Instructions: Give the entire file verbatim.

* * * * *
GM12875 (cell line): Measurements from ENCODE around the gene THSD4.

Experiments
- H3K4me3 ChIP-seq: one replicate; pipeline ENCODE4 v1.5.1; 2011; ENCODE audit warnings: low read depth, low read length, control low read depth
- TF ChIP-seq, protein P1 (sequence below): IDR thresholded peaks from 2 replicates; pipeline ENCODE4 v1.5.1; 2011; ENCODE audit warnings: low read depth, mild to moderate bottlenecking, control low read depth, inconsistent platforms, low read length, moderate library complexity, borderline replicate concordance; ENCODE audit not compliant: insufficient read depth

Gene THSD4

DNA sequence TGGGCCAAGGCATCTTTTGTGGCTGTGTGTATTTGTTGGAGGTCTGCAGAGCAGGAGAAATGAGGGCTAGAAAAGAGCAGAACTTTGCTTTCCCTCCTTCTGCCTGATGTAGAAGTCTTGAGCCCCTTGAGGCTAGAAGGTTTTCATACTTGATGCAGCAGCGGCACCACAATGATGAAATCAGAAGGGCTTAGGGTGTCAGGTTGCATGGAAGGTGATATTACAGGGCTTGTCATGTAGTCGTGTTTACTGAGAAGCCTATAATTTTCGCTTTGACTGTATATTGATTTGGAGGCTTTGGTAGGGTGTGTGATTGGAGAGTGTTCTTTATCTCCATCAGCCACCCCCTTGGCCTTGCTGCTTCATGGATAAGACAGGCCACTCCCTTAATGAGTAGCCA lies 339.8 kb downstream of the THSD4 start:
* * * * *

GM12875 (cell line): Measurements from ENCODE around the gene THSD4.

Experiments
- H3K4me3 ChIP-seq: one replicate; pipeline ENCODE4 v1.5.1; 2011; ENCODE audit warnings: low read depth, low read length, control low read depth
- TF ChIP-seq, protein P1 (sequence below): IDR thresholded peaks from 2 replicates; pipeline ENCODE4 v1.5.1; 2011; ENCODE audit warnings: low read depth, mild to moderate bottlenecking, control low read depth, inconsistent platforms, low read length, moderate library complexity, borderline replicate concordance; ENCODE audit not compliant: insufficient read depth

Gene THSD4

DNA sequence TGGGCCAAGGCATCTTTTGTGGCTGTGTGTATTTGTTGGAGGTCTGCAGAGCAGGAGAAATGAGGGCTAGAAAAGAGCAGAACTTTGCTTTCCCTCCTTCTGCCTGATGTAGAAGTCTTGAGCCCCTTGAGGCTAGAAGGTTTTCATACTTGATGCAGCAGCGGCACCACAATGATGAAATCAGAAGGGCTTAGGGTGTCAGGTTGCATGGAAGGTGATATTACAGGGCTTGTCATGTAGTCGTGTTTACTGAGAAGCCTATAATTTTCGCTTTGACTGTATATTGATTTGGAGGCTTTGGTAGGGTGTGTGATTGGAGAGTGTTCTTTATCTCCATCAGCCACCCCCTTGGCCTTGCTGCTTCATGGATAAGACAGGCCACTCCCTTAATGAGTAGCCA lies 339.8 kb downstream of the THSD4 start: